There will be a new champion in the 3A East region this year. Reservoir, behind a balanced attack that produced six players with eight or more points, made sure of that Tuesday night with its 72-66 victory over Centennial.
Sophomore Seth Henry led the way with 16 points and 10 rebounds for the Gators, who took advantage of a 7-0 run just before halftime to open up a lead they never lost the rest of the way. Centennial, which saw its bid for a third consecutive regional title come to an end with the loss, was led by senior Omari Ringgold’s game-high 28 points.
“That’s a team (Centennial) that’s a two-time regional champion for a reason — well coached with a lot of experience — and I told the kids nothing was going to be easy tonight. It was on us to come out and take it from them,” Reservoir coach Mike Coughlan said. “So to come out and play like we did, getting this program to that next level, it’s a testament to this group of guys.
“Last year was the (program’s) first playoff wins, now it’s the first regional championship game and it’s definitely fitting that we had to get through Centennial to do it.”
Reservoir (18-6) advances into a regional title game matchup on Friday night against Annapolis, who was crowned Anne Arundel County champions a couple weeks ago and defeated Wilde Lake in the other region semifinal Tuesday, 77-57.
Centennial, which was coming off a triple-overtime victory over River Hill in the quarterfinals, ends the season 16-9 overall.
Getting that shot at Annapolis on Friday, definitely took some resiliency by the Gators.
Early on, Reservoir established control behind a couple quick threes by Cody Toler (11 points) and Kyle Reilly (8) and then extended its lead up to nine by early in the second quarter by hitting the offensive glass.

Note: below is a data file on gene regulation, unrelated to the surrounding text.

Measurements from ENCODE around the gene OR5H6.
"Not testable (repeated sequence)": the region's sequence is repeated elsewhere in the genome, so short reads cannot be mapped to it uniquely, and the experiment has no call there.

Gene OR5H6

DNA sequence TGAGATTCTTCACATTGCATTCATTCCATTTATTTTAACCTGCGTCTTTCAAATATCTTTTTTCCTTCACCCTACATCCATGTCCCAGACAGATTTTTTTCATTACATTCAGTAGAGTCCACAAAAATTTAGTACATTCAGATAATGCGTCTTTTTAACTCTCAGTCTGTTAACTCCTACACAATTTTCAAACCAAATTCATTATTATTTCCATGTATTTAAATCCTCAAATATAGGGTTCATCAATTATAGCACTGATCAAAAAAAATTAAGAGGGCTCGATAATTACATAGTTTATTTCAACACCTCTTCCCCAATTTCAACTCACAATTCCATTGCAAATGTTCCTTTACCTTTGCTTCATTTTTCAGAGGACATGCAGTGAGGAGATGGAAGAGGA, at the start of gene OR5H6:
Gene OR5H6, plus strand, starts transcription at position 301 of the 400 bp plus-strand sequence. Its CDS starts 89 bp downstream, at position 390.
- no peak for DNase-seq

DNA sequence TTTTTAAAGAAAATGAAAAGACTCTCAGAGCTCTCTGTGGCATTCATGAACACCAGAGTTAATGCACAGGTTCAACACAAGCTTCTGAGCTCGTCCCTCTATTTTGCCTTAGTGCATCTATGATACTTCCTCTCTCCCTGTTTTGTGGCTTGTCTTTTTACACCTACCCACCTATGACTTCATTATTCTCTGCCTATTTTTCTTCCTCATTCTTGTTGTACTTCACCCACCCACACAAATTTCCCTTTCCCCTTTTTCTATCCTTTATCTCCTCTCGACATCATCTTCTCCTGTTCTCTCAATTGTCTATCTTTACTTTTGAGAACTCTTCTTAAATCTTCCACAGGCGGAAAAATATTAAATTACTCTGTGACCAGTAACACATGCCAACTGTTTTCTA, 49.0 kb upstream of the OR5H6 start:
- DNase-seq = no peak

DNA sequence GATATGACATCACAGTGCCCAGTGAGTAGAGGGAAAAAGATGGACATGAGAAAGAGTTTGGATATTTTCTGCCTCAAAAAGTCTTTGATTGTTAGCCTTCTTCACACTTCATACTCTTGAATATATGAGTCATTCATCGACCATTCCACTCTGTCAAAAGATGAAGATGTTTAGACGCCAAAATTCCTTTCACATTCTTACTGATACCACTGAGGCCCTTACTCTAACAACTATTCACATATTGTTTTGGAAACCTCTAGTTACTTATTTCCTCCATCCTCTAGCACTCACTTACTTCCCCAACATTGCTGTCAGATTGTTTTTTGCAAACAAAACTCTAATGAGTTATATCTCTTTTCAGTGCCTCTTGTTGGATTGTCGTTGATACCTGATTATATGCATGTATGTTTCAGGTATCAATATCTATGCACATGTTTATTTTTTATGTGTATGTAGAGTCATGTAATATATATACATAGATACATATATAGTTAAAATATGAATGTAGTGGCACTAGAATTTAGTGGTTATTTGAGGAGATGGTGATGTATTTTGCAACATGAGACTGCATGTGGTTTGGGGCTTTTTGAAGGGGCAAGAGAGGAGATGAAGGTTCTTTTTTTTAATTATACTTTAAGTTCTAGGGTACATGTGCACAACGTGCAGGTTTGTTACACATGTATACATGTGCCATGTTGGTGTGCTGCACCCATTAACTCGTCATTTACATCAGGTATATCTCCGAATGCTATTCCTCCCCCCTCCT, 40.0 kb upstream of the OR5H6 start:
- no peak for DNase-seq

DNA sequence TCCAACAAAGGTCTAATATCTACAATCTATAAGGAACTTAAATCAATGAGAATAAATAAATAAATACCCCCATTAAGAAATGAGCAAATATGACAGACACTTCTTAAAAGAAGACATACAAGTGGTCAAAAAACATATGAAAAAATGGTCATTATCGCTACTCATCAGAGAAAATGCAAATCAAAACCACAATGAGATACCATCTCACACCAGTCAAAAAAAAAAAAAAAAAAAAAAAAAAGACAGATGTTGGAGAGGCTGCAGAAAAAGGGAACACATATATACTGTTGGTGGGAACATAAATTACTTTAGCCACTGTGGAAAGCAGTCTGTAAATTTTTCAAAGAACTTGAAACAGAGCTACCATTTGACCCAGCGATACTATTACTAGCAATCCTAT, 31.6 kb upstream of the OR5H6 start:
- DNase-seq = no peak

Henry and James Simms (9 points, 8 rebounds) did a lot of the heavy lifting inside, creating a 20-11 advantage with 6:52 left in the first half following one stretch of four consecutive offensive rebounds.
“I told the kids early in that second quarter, after that succession of offensive rebounds, hard work like that is what was going to win this game,” Coughlan said. “We were in foul trouble, making a few mistakes, but if we continued to play hard with that kind of energy good things were going to happen.”
Henry, who tied a career-high with his 16 points and hit a couple elbow jumpers at the onset to get going, said confidence played a big role for him.
“For me, if I make one, I feel like they’re all going to go in,” Henry said. “I scored early and I felt good pretty much for the rest of the game.”
Centennial, though, playing in front of a student section that had filled their side of the gym well before tip off, came roaring back.
Ringgold delivered a couple threes, Chase Conley (12 points, 9 rebounds) got going and the Eagles put together an 8-0 spurt during the middle of the quarter to tie the game at 24.
But just as quickly as Centennial had grabbed the momentum, Reservoir found a way to steal it right back. After a couple traded baskets, the Gators closed the half on a 7-0 run to go into the locker room up 33-26.
“That was a big two minutes. We had made a solid run and Reservoir deserves a lot of credit for coming back and hitting right back at us,” Centennial coach Chad Hollwedel said. “I don’t know that their run brought us down so much as it picked Reservoir up. But we had them for a moment on their heels and they just stepped up and said ‘not going to happen.’ They showed tremendous resolve.”
Using that momentum from the end of the half, Reservoir scored the first four points of the third quarter to open up the game’s first double-digit advantage, 37-26.
“We basically treated it like it was 0-0 at halftime and that we couldn’t let up at all,” Simms said. “We knew we had to get the lead up as much as we could.”
Simms was right about needing to extend the cushion, as Ringgold single-handedly kept the Eagles close in the third quarter by scoring nine points in one four-minute span.
“Omari took us on his shoulders against River Hill and scored a school-record 42 points and he did it again tonight,” Hollwedel said. “They were bumping him, making his life as difficult as they could make it, and he was not to be denied.”